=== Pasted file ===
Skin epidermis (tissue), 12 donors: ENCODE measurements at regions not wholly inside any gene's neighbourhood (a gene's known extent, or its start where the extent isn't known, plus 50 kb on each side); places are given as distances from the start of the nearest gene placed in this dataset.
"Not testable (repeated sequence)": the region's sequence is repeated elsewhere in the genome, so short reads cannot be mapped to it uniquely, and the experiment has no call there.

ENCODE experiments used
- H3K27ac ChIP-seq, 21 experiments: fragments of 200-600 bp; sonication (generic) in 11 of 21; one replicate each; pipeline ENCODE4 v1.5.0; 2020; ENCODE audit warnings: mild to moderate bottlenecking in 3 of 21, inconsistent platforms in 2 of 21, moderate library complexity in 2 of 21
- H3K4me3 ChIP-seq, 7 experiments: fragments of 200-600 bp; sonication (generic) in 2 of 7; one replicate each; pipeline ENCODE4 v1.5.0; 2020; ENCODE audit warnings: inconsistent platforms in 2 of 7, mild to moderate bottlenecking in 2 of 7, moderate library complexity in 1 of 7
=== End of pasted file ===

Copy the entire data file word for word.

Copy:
Skin epidermis (tissue), 12 donors: ENCODE measurements at regions not wholly inside any gene's neighbourhood (a gene's known extent, or its start where the extent isn't known, plus 50 kb on each side); places are given as distances from the start of the nearest gene placed in this dataset.
"Not testable (repeated sequence)": the region's sequence is repeated elsewhere in the genome, so short reads cannot be mapped to it uniquely, and the experiment has no call there.

ENCODE experiments used
- H3K27ac ChIP-seq, 21 experiments: fragments of 200-600 bp; sonication (generic) in 11 of 21; one replicate each; pipeline ENCODE4 v1.5.0; 2020; ENCODE audit warnings: mild to moderate bottlenecking in 3 of 21, inconsistent platforms in 2 of 21, moderate library complexity in 2 of 21
- H3K4me3 ChIP-seq, 7 experiments: fragments of 200-600 bp; sonication (generic) in 2 of 7; one replicate each; pipeline ENCODE4 v1.5.0; 2020; ENCODE audit warnings: inconsistent platforms in 2 of 7, mild to moderate bottlenecking in 2 of 7, moderate library complexity in 1 of 7